Vancouver’s many parks and gardens are ideal showcases for the beloved trees, but there are also a number of urban places to view these pink and white beauties.
Each year, the Vancouver Cherry Blossom Festival introduces an array of events to celebrate the blooming of the trees. From bike rides to art classes, these community activities bring people together to enjoy the natural splendor of spring.
Burrard Skytrain station
The official festival kick-off is a culturally rockin’ good time with performances that honour Vancouver’s multicultural heritage — all amid a sea of cherry blossoms, of course.
Plein-air instructors lead watercolour, pastel, oil and acrylic painters in art-making sessions right inside the garden, helping them to capture its cherry trees, rhododendrons, crocuses and many other plants in their work.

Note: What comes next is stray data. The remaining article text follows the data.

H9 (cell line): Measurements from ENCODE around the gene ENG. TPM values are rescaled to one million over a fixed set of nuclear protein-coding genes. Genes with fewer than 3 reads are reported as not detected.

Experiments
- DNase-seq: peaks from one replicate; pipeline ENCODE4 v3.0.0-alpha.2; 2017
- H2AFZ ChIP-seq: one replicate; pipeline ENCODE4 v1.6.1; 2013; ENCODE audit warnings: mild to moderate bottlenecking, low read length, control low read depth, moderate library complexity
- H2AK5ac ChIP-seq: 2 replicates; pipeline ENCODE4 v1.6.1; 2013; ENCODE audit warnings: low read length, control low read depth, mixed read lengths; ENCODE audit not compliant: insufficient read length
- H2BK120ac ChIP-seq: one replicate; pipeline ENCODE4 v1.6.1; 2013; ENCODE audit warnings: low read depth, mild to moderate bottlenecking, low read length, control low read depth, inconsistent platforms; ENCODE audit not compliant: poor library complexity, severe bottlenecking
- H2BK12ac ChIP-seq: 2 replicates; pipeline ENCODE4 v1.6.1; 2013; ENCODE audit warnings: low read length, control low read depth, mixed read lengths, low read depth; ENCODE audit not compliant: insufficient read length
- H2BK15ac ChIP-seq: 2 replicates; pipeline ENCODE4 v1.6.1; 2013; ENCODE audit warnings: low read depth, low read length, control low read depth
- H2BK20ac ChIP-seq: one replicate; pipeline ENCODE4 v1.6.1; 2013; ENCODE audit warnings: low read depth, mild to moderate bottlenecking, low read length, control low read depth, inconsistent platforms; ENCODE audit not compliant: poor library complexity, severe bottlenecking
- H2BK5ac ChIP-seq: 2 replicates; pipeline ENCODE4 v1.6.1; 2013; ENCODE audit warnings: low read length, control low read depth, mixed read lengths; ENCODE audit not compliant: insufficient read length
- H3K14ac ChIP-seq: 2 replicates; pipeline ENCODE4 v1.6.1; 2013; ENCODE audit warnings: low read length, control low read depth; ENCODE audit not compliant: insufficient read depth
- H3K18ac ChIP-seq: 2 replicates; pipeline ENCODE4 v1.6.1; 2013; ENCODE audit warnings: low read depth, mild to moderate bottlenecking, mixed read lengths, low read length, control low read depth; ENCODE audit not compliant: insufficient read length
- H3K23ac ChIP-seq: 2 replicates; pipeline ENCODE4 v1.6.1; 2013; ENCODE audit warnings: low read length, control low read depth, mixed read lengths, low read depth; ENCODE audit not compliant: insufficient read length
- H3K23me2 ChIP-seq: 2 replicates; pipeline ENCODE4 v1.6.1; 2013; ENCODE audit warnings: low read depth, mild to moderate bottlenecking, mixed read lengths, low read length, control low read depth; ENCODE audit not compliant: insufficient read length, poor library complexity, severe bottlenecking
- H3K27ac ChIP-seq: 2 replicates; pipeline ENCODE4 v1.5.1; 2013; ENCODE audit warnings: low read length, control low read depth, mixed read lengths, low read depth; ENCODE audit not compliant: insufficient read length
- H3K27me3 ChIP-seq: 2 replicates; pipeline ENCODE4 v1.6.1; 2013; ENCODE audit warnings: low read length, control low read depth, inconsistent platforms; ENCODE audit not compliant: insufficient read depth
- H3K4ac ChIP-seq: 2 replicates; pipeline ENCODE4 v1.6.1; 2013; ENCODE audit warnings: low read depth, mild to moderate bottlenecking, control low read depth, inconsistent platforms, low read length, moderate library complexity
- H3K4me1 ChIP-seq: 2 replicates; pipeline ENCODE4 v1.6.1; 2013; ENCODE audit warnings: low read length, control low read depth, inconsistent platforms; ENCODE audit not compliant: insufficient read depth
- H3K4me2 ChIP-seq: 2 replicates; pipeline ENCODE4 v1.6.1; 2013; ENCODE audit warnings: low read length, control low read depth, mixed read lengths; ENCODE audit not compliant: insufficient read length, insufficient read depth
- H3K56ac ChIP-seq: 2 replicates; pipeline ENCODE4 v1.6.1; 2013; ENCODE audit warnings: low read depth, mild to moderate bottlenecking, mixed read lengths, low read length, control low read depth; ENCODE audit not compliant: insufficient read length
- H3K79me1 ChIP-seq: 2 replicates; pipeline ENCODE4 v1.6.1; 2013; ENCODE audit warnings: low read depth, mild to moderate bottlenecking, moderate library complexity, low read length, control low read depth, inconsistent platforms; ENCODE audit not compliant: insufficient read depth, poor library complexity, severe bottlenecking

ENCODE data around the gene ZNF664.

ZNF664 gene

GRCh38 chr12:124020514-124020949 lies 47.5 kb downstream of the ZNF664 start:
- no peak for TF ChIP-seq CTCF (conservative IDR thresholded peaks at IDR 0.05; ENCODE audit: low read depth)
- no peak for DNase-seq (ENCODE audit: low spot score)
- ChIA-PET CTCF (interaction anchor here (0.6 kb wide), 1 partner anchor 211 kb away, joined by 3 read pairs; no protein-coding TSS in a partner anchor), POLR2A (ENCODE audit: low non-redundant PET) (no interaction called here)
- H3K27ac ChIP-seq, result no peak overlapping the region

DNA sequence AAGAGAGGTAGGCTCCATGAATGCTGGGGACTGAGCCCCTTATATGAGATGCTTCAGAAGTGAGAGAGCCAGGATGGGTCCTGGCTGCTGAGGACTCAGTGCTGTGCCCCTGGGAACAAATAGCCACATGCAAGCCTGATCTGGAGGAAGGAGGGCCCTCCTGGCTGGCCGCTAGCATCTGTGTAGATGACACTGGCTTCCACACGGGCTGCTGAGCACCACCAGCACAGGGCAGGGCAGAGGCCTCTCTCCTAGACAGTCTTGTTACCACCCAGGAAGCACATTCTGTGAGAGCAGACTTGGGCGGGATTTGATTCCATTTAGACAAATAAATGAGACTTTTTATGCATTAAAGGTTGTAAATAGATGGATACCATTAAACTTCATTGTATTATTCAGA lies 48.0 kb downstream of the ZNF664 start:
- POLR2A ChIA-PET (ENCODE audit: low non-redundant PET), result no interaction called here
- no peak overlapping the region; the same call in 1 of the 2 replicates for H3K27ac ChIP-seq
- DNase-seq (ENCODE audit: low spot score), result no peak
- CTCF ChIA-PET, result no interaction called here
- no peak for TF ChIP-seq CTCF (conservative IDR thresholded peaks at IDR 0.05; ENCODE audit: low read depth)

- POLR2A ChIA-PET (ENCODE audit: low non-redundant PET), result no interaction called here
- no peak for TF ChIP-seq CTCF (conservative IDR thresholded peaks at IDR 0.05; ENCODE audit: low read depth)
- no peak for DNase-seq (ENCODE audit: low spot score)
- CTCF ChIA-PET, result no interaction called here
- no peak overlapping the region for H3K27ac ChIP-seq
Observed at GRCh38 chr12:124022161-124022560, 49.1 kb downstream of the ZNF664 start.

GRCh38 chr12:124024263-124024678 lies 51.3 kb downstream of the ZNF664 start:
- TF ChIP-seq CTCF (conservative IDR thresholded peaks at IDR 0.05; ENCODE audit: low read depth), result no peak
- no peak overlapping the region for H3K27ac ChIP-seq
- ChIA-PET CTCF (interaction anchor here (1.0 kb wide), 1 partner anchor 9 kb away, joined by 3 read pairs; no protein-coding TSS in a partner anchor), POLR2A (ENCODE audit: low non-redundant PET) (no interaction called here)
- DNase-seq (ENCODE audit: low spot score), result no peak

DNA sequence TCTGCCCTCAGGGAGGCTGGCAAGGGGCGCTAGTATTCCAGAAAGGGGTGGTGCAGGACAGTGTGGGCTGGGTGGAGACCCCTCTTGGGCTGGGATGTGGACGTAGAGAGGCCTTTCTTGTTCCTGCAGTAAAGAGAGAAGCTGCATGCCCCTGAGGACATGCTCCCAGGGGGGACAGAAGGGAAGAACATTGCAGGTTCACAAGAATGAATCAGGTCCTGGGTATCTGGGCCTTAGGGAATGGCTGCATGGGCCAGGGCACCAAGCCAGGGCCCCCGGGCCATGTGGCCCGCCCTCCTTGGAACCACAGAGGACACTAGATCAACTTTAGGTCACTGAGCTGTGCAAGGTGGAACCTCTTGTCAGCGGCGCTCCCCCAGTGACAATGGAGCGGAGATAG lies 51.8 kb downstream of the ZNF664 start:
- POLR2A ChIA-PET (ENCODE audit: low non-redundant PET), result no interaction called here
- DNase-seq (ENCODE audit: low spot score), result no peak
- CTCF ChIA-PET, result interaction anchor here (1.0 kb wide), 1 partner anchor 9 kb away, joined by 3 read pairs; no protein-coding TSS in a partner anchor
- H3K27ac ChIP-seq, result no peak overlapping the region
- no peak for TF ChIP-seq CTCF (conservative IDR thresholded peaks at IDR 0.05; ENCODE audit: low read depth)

Six walks through some of Vancouver’s spectacular spring gardens are led by notable tree enthusiasts who help visitors find the city’s most beautiful blooms, talk about their origins and help identify different varieties.
Vancouver’s original 500 cherry trees were a gift from the mayors of Kobe and Yokohama in the 1930s, thanking the city for honoring Japanese Canadians who served in WWI. Celebrating the city’s long friendship with Japan, this family-friendly festival-within-a-festival includes tea ceremonies, ikebana (flower-arranging classes), sake tasting, geisha dances, taiko drumming, kimono demonstrations, Japanese cuisine and much more.
Visitors are invited to view the cherry trees from atop two wheels with Velopalooza, enjoying a guided ride that weaves through Vancouver’s most blossom-laden neighbourhoods.
The cherry trees are sure to spark a creative sensation in all who witness them, and poets and non-poets alike are invited to submit haikus on the subject to festival organizers. The winning poets’ works will be published on the festival’s website.
Source: Tourism Vancouver